City Council voted 9-2 to approve annexation plans for a 1.6 square mile area within the U.S. Highway 281 Commercial Corridor Thursday.

The properties within the area are primarily commercial, but 18 of them are residential, Deputy City Manager Peter Zanoni said. The annexation will go into effect on Dec. 31, thus making the parcels part of the city limits. This means the City must provide full police and fire services and a service plan which includes street lighting, health, and library services by the beginning of 2017. These additional services are estimated to cost $1.2 million.

The decision came as part of a three-year annexation plan that includes a compromise where a larger, more densely-populated residential area on the Northside around U.S. 281 won’t come into city limits until 2034. Two public hearings are scheduled in January and City Council will reconsider the non-annexation agreement in February 2017.

“This is the final step in a series of actions that began two or more years ago when the City was not prepared to provide basic services (in those areas),” Councilman Joe Krier (D9) said, adding that the compromise allows the City to accomplish two important goals.

“It helps bring property into the city in a phased and organized way and allows us be good stewards of the City’s financial resources. Those who buy and sell homes between now and 2034 will know what will happen.”

Mayor Ivy Taylor speaks following the CVB presentation during a city council meeting. Photo by Scott Ball.
Mayor Ivy Taylor speaks during a city council meeting.

Mayor Ivy Taylor said that although many Council members’ views on the plan have evolved over time, implementing it has not been a rushed process.

“We have been working on this plan even before I accepted this seat,” she said, adding that the environment and the city’s economy have been taken into consideration along the way.

Zanoni’s plans Thursday included a revision of the original area in question, where 37 parcels in Comal County and three parcels in Bexar County totaling .37 square miles were removed. An additional parcel in the lower portion of the corridor near Marshall Road also was taken out. A last minute request from a land owner to exclude his property from the plan was brought forth by Councilman Mike Gallagher (D10) through an amendment, but was eventually withdrawn.

“Growth should pay for itself, and we’ve seen overtime that with growth in San Antonio we’ve had to pay for it over and over again,” said Ron Nirenberg (D8), who voted against the annexation alongside Councilwoman Shirley Gonzales (D5). “We’re moving more and more away from the urban core … we must improve services in areas that don’t get them.”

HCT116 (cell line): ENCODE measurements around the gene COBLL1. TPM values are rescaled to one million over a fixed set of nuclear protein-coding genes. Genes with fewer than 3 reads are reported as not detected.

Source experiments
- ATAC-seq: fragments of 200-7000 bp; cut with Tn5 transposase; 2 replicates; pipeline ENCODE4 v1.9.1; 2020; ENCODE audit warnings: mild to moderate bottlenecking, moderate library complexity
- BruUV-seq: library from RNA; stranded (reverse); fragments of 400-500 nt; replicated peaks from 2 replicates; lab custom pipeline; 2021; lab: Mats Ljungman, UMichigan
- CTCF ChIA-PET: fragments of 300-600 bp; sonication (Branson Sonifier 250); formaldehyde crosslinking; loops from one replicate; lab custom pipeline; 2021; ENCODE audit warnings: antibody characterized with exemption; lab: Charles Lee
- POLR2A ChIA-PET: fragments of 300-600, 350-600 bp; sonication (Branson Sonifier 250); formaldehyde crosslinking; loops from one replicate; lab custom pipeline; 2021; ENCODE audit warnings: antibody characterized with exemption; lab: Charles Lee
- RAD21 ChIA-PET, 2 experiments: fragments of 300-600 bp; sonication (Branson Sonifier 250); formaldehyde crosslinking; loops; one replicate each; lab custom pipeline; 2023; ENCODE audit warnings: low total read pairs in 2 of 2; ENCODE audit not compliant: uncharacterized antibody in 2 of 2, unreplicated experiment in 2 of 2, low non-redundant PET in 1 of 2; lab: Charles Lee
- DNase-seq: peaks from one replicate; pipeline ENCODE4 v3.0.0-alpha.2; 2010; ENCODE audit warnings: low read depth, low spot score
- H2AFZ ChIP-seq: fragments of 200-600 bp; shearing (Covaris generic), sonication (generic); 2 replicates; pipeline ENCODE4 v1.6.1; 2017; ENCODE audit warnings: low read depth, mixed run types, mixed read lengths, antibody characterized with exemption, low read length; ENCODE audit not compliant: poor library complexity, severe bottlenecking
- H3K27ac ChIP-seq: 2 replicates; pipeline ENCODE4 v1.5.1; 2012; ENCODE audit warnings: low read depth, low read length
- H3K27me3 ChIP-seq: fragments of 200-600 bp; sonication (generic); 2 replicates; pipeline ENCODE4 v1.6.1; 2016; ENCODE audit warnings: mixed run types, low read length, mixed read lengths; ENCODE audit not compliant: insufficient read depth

Councilwoman Shirley Gonzales (D5). Photo by Scott Ball.
Councilwoman Shirley Gonzales (D5). Photo by Scott Ball.

Gonzales expressed concern about how the annexation will affect police and fire service response times, adding that she has seen an increase in crime, violence, and drug activity in her community.

“Our goal will not change,” said San Antonio Police Chief William McManus. “We will be adding seven additional officers and additional vehicles to the area. There will be no impact, and (it will be) a seamless transition.”

In addition to adding City services, there was also concern regarding impervious cover rules and possible environmental consequences to the Edwards Aquifer Recharge zone. One mile of the annexation area falls over the Edwards Aquifer, but “60% of that is already developed,” Zanoni said.

Alamo Sierra Club Conservation Co-Chair Meredith Maguire and Greater Edwards Aquifer Alliance Executive Director Annalisa Peace, who both stood up to speak, fervently opposed the annexation plans due to the reduction of impervious cover in the area. Peace added that 386 people signed a petition against this annexation.

Zanoni told the Rivard Report that regardless of impervious cover, developers have to deal with “best management practices” and that water quality won’t deteriorate. In addition, “overlay districts that were approved today in the Edward’s Recharge zone have certain restrictions, which actually helps with more regulation, control, and land use management in the area.”

Councilman Ron Nirenberg (D8) calls for more City Council oversight of the Vista Ridge water pipeline project.
Councilman Ron Nirenberg (D8) calls for more City Council oversight of the Vista Ridge water pipeline project. Credit: Kathryn Boyd-Batstone / San Antonio Report

Nirenberg said that concerns not only pertain to impervious cover and water quality, but also to issues with flooding and density. Reducing impervious cover, he added, is not conducive to protecting nearby military bases.

“I’m trying to speak on behalf of a lot of issues,” he said. “We have to be thoughtful about it.”

Zanoni said that the City is also considering annexation of high growth areas near I-10 East. “Right now there’s not enough property value (to annex),” he said. “But we’re working with the City of Converse, trying to give those areas municipal services like fire and police service. We’re trying to find a regional solution.”

The City is also exploring action steps for areas in Alamo Ranch and areas near Loop 1604 and U.S. 90 around Lackland Airforce Base, Zanoni said, but those recommendations won’t be brought to Council until next year.

“This area is doable and there’s sufficient revenue to provide services, but it needs more analysis,” Zanoni told the Rivard Report. “Today was just an update.”

Rocío Guenther

Rocío Guenther worked as a bilingual reporter and editorial assistant for the Rivard Report from June 2016 to October 2017. She is originally from Guadalajara, Mexico and holds a bachelor's in English...